Crucial Conversations Stephen Covey – Should I E-file My Taxes Online

Is e-filing really a much better way to record your taxes? 

Americans and the IRS might not agree about everything, but they’re mostly on the exact same page in regards to e-filing individual income tax returns.

The majority of individual income tax returns filed to the IRS are e-filed.  E-filing is popular as it’s a win-win for taxpayers and the IRS.

And in return, you can get any refund you’re owed faster, particularly if you have it directly deposited into your bank accounts.

However, what about security?  And can electronic filing really provide you access to all the forms that you may need if you have a intricate tax situation?  Are there situations when you can not e-file?  Let us look at the advantages of e-filing, and if it may be the very best filing option for your needs.

If you’re thinking about e-filing, some of the advantages include:

  1. Quick confirmation your forms are received: The IRS will confirm a tax filing has been received within one day of digital submission.  For paper filers, the IRS does not send any acknowledgment that your forms have arrived safely. 

    Timely refunds: When you submit a paper filing, it may take six to eight months to be given a tax refund.  With e-filing, you’ll receive your money in three weeks or less.  Choosing direct deposit may also speed up the refund procedure.

  2. Reduced chance of mistakes: According to the IRS, there is approximately a 1 percent error rate on e-filed yields, compared with a 20% rate of mistakes on paper filings.  The IRS also provides more info on problems discovered on e-filed yields compared with paper returns.

  3. Simple payment process: If you owe the IRS money, it is easier to cover at your convenience when you e-file.  It’s possible to submit returns early and pay afterwards if needed, as long as you pay by the April 15 filing deadline.  And you’re able to schedule electronic money transfers to easily send the IRS what you owe on a date of your choosing again, provided that the IRS receives your payment by Tax Day. Additionally you have the option to pay your balance by making use of the IRS Immediate pay service from your checking or savings accounts, submitting a credit card through a payment processor for a commission, or paying by check or money order. 

  4. Digital storage of taxation data: Submitting returns electronically means there is an electronic backup of your tax records.  So if something happens to your paperwork, you’ll have an electronic backup.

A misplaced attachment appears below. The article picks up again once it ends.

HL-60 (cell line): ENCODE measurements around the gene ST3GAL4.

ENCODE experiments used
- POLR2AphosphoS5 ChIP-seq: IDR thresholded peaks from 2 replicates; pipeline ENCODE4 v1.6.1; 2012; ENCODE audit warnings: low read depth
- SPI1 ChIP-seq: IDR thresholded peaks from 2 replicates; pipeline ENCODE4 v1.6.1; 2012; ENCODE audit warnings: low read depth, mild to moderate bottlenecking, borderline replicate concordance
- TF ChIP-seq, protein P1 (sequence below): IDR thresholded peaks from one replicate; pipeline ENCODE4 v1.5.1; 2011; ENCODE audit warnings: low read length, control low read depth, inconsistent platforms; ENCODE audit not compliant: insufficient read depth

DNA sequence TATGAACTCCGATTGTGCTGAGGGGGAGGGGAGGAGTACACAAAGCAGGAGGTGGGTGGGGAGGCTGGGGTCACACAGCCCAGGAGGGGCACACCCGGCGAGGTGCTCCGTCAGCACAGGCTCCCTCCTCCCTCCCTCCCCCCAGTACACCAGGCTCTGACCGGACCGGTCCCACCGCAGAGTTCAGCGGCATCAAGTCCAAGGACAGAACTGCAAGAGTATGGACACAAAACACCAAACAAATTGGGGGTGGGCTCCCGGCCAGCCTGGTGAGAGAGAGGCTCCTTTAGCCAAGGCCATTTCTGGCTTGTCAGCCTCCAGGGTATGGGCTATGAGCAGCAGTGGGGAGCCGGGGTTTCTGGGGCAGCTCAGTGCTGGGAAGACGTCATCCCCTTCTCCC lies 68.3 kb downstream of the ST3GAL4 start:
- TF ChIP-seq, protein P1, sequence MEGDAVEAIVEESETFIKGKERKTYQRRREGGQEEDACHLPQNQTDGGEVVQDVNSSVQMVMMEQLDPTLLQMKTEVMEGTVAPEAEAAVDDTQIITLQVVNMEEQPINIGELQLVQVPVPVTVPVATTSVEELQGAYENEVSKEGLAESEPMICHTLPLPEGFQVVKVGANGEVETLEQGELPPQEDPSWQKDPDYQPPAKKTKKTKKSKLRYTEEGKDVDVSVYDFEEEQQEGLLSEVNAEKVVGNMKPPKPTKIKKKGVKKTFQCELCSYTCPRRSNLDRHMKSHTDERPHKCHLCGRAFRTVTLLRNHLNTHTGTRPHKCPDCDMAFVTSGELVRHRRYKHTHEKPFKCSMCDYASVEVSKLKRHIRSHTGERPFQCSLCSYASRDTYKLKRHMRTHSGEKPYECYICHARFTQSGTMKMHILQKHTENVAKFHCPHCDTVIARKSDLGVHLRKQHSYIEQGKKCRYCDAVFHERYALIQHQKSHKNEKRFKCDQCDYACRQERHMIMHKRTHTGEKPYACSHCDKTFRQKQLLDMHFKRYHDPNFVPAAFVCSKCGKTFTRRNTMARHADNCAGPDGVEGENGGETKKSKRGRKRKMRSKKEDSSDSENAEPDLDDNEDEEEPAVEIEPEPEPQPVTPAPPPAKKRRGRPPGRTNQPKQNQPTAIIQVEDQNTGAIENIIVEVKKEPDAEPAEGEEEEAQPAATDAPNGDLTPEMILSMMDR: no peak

The good news: Most taxpayers do decide to e-file and get those advantages — and the process of doing this is simple.

You have four choices for submitting an electronically filed tax return to the IRS.

    1. Use IRS Free File: If your adjusted gross income is $72,000 or not as you could have the ability to use the IRS Free File program. 
    2. Free File Fillable Types — If your income is over $72,000 and you’re comfortable doing your taxes without any assistance, you can use Free File Fillable Forms from the IRS. The forms do the math for you and provide standard guidance.  You can only do your federal return with these forms. 
    3. Utilize an online tax preparation tax or service software: Tax prep software and online filing services are options.  These choices are a simple way to finish and e-file your forms.  Some software suppliers charge for their apps, Some are liberated.   The software asks you simple questions about your life and finances to steer you through the completion of your types.  
    4. Get free, in-person tax aid: In most states, you can find volunteers to help prepare and e-file returns.  But eligibility for free help is normally restricted based on earnings, and a few providers appeal to particular demographic groups.  By way of instance, Tax Counseling for the Elderly programs focus primarily on assisting filers who are 60 and older.  The IRS maintains a record of licensed providers, but be aware this alternative is likely to be the most costly one. 

      Employing online tax prep software is far and away the favored approach of the majority of taxpayers.  In fact, the IRS says it expected over four tax returns to be filed through tax return prep software.

      Is e-filing really secure?

      While e-filing is convenient, you could worry about security — especially with so many data breaches.  But experts agree that this isn’t a problem which should dissuade you by e-filing.

      “In fact, it can be more secure than paper filing since you’re sending your personal information through an encrypted network rather than exposing your information in the mail.”

      Dennis Chow, vice president of information security at SCIS Security, explains that the IRS has put safety measures in place to keep your information secure.  “Trainers normally use IRS particular APIs that need token sessions,” Chow says.  “All this is routed over TLS encrypted links .”

      It is important to use a trustworthy service to help you record your taxes.  Chow advises to not e-file on a computer or use an online connection which isn’t confidential.

      Bottom line

      For most taxpayers, it is sensible to e-file a return because it’s the most convenient way to submit your tax information to the IRS and it allows for timely refunds and easy payment options.  Just make sure that you use tax preparation software from a trusted source, so that you may make certain the information which you supply to transmit to the IRS is going to be kept secure.